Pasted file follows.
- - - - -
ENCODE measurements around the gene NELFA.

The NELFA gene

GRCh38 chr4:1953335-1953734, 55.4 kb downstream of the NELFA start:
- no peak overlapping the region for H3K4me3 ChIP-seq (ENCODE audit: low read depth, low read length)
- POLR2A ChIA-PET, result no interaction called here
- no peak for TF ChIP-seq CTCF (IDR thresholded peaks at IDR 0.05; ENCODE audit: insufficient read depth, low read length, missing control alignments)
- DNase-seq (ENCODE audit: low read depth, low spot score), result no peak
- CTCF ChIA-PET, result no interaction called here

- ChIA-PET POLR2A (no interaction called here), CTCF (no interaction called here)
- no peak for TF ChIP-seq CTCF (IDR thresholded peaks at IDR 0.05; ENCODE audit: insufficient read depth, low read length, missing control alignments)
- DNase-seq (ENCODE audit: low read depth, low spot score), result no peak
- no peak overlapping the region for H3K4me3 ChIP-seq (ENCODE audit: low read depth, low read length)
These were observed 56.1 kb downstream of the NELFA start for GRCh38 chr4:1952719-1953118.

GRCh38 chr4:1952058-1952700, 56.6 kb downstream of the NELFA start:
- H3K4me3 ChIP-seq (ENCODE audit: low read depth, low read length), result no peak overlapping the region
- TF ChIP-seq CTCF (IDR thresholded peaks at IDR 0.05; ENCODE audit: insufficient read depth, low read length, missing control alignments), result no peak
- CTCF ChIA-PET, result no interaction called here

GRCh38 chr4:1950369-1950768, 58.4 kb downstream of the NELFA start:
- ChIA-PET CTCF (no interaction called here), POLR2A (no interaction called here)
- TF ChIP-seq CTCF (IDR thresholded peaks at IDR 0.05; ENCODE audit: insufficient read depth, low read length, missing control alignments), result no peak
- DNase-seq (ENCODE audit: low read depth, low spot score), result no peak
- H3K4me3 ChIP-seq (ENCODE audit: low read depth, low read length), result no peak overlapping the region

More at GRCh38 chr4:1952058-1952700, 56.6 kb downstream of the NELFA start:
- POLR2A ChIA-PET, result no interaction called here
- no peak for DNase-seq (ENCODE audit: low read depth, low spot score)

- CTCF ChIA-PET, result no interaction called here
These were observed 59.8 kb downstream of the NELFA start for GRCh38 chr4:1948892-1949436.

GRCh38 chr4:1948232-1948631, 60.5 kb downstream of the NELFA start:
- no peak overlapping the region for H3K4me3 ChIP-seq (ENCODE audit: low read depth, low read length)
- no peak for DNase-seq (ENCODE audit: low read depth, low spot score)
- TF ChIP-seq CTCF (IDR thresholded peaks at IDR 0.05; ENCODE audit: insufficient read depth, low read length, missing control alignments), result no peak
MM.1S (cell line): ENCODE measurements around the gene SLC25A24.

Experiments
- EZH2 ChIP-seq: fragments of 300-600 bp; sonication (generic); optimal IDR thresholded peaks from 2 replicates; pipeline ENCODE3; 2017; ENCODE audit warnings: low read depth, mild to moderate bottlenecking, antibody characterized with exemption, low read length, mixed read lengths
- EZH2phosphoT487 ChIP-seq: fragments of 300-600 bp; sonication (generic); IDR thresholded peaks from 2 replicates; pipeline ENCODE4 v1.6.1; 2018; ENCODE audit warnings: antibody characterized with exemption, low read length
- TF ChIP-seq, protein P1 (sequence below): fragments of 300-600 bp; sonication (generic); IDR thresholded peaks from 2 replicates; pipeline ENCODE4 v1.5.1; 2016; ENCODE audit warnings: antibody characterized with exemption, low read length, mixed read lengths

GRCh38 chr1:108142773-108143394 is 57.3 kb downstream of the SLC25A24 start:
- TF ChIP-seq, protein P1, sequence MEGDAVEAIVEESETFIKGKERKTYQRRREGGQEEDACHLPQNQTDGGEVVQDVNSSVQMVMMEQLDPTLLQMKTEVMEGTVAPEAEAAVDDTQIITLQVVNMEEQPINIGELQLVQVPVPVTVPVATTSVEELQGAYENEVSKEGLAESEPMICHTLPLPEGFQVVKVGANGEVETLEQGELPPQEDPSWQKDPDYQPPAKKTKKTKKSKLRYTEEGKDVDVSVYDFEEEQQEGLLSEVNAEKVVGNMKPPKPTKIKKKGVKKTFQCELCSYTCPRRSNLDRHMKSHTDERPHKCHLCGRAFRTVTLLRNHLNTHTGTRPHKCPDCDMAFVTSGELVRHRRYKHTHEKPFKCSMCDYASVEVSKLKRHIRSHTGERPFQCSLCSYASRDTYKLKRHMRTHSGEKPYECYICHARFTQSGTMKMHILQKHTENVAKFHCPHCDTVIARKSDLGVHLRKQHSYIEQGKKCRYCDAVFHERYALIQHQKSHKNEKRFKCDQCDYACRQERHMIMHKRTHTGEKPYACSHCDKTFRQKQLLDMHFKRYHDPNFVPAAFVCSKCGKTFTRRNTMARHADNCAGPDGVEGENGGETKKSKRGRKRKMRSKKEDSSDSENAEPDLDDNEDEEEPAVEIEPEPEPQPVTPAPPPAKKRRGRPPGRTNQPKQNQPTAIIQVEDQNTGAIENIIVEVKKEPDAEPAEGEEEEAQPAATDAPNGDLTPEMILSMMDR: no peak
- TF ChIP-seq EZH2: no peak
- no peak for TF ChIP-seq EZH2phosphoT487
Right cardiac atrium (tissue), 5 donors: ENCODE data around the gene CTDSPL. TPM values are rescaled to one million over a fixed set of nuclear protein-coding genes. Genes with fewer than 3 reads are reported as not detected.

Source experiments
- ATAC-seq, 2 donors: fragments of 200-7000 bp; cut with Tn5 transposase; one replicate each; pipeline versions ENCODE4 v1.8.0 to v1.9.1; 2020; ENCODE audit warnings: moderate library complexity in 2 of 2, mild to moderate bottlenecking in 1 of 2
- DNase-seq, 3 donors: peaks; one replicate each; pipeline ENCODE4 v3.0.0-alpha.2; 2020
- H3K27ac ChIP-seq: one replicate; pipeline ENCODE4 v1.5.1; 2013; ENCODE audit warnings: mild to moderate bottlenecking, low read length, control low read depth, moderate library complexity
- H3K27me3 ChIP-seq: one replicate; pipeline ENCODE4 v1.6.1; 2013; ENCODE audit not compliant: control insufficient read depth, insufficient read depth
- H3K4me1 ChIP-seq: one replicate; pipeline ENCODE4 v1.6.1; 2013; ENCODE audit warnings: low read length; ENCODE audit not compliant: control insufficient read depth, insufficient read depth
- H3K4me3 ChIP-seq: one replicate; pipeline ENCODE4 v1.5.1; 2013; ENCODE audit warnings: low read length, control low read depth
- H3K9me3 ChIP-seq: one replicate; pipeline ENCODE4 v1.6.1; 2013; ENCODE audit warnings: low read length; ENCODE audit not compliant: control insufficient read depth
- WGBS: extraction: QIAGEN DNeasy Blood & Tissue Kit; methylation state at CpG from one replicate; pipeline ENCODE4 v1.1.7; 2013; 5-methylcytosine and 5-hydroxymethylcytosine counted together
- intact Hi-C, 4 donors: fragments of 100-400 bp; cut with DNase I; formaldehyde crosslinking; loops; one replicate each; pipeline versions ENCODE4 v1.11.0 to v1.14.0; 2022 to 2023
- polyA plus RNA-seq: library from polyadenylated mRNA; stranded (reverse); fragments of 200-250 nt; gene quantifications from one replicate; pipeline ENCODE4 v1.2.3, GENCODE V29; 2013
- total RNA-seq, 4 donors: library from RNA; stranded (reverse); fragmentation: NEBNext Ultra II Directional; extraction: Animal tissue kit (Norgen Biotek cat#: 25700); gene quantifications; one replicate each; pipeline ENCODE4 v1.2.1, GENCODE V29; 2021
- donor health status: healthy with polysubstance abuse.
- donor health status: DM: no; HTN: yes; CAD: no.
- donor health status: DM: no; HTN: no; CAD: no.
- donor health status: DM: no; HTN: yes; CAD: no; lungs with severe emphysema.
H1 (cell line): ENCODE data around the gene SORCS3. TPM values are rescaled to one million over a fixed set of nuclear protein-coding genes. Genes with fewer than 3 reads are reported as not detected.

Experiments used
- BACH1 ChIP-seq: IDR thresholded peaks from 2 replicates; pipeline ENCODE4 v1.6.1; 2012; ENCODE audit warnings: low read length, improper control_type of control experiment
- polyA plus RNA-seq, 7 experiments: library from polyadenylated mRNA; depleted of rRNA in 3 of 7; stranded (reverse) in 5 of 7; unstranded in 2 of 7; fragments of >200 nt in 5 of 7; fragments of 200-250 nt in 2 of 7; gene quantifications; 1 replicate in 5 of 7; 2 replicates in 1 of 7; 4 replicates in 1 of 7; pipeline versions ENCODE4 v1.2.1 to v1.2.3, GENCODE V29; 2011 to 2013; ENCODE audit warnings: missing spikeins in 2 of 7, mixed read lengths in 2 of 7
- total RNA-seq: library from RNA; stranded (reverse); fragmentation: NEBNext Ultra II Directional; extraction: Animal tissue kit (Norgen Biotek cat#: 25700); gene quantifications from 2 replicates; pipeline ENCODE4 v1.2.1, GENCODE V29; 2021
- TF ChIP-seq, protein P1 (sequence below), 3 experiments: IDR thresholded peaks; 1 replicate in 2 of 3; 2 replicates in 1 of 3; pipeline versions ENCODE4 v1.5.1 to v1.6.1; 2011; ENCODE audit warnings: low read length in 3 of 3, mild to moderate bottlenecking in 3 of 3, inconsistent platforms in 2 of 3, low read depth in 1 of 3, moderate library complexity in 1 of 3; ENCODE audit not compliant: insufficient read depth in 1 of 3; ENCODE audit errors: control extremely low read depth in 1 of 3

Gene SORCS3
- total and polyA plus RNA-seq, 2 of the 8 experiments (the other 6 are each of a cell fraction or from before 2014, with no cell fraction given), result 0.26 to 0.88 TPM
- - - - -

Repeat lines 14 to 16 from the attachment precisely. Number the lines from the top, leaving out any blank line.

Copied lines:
GRCh38 chr4:1952058-1952700, 56.6 kb downstream of the NELFA start:
- H3K4me3 ChIP-seq (ENCODE audit: low read depth, low read length), result no peak overlapping the region
- TF ChIP-seq CTCF (IDR thresholded peaks at IDR 0.05; ENCODE audit: insufficient read depth, low read length, missing control alignments), result no peak